Frank Herbert’s magnum opus, Dune, is one of the most enduring epics in science fiction. Since its publication in 1965 as the first of a six-book series, it has spawned sequels, movies, television series and video games and has won prestigious accolades like the Hugo and Nebula awards. Its imprint on popular culture remains indelible. It has been called The Lord of the Rings of the science fiction genre and has inspired famous works of fiction such as George Lucas’s Star Wars and Hayao Miyazaki’s Nausicaä of the Valley of the Wind. Here, I intend to look at Dune and see what it has done well, as well as some places where it hasn’t. I will give a brief introduction to the story for those who are unfamiliar with it, and share my thoughts on it positives, negative and why it has made such a large impact.
Dune is set on the desert planet of Arrakis, which is populated by giant Sandworms and is the only place where the melange – an immensely valuable geriatric spice that extends the human lifespan – can be found. It focuses on Paul Atreides, the scion of a noble house that is assigned control of the planet. When his house is betrayed and his family killed, Paul must journey into the deserts of Arrakis to seek out the mysterious local tribes known as the Fremen. There, he must become the Muad’dib, the Chosen One who will lead them to a fate greater – and more destructive – than he could possibly imagine. Dune’s greatest positive aspect is its worldbuilding. Herbert spent years creating the planet of Arrakis, and it shows.
The detailed geography and ecology of the planet, the biological processes of its animals and the culture of its native people add incredible depth to the book. Even the larger universe outside the planet has a complex political structure and detailed history. Frank Herbert is a master of worldbuilding, up there with J. R. R. Tolkien and Robert Jordan.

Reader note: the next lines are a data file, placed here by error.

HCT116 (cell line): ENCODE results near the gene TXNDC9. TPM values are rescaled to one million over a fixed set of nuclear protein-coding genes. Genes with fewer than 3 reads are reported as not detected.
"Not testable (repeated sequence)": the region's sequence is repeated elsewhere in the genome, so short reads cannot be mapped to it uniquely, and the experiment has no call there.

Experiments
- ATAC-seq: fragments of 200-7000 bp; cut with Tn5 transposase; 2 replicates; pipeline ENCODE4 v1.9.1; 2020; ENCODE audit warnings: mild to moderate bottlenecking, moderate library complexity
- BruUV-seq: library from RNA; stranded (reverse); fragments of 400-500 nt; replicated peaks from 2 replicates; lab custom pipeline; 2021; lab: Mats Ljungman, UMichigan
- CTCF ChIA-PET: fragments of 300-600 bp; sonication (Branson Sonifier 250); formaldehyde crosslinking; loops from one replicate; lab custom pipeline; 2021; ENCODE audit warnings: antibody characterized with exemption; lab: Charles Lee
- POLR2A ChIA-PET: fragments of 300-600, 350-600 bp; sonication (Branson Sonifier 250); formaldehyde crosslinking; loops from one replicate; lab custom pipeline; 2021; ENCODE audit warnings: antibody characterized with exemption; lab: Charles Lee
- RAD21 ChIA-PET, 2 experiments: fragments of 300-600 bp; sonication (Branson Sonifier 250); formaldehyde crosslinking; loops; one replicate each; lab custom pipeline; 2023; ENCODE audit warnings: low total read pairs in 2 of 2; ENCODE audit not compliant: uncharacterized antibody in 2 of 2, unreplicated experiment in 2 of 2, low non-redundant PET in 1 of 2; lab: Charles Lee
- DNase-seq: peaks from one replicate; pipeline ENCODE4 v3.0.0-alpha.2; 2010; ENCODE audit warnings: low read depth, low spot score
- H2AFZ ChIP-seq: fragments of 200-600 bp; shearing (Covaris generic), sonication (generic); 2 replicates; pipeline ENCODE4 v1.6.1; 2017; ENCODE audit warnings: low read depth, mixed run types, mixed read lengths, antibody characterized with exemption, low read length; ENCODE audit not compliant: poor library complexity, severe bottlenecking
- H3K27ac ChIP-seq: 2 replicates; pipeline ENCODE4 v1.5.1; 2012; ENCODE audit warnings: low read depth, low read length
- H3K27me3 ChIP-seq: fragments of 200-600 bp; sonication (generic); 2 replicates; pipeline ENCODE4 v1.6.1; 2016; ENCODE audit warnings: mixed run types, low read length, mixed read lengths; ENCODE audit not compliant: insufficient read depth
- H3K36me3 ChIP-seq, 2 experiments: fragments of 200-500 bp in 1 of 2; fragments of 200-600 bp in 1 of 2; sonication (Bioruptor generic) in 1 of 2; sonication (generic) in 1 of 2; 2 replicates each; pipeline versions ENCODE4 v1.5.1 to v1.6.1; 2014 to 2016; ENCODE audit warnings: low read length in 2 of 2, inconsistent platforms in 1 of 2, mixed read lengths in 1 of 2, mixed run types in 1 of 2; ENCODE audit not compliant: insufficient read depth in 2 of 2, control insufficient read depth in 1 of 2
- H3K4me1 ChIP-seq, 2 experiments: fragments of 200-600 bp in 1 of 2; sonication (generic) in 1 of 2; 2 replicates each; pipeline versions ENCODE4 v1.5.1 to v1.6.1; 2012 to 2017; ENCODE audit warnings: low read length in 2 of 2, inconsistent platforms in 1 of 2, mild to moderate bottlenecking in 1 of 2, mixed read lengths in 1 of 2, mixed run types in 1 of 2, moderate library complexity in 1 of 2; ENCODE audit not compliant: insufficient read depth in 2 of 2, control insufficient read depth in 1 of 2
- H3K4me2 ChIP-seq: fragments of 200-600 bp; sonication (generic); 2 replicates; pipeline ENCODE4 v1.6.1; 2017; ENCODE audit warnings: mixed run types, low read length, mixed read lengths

A disclaimer that I should add is that Dune is not a book version of Star Wars. While its creator drew inspiration from the book’s world, the themes are completely different. In Dune, the plot revolves around the disputes and battles that take place between the different noble houses. None of them, not even the book’s protagonists, are morally upright, but scheme ruthlessly against each other. A more apt comparison would be a space-opera Game of Thrones. While the setting is one of science fiction, technology is not its main focus. Instead, it focuses on the human aspect, with the driving force behind the narrative being the struggle for political dominance between the various groups in the universe. Another main point of focus is ecology, with the residents of Arrakis – the Fremen – struggling in a harsh desert where water is more valuable than money while slowly trying to make it more livable so that the future generations do not face their struggles. Furthermore, this book is a subversion of the tropes of the ‘hero’ and the ‘chosen one’. Herbert had worked as a journalist in Washington D.C. and had realised humanity’s penchant for following charismatic leaders – ‘heroes’ or ‘messiahs’ – down dark paths.
This is a theme that plays a large role in this book as well as future books in the series.However, I have my criticisms for this book. The first would be the pacing. I found the slow pacing of the book to be strange for its genre, and at times it was hard to get through. Furthermore, major events such as character deaths and even the climactic battle of the book are not shown. I would have liked to read these events happening on the page, instead of simply hearing about them in passing. Another complaint I have is the antagonists of the book. While I have said that none of the characters are objectively good, Herbert has put in efforts to make sure that the villains are almost cartoonishly evil. As a result, they lack a lot of the nuance they could have had. While I deeply enjoyed the worldbuilding of this book, I believe that the exposition – or rather, a lack thereof – is a major problem.
The book’s extensive glossary of terms is a poor substitute for an actual in-story explanation of what they meant and often distracted me from the plot. Ultimately, what I believe has caused this book’s massive success is the intricate world that Frank Herbert has created. He spent years crafting the world of Dune, a landscape that would captivate minds for generations to come. The world of Arrakis is a haunting look at what the earth could be. The ecological themes of the book are a selling point in today’s world, with increasing dread over climate change. Dune is not a light read. It is a substantially large book, with the lack of proper exposition and pacing making it a struggle to get through at times. However, if you are willing to give it a chance, it will take you on a grand, thematically rich journey.
The author is a student at Jamnabai Narsee School, Vile Parle and one of the winners of the FPJ Pen To Paper Contest this year.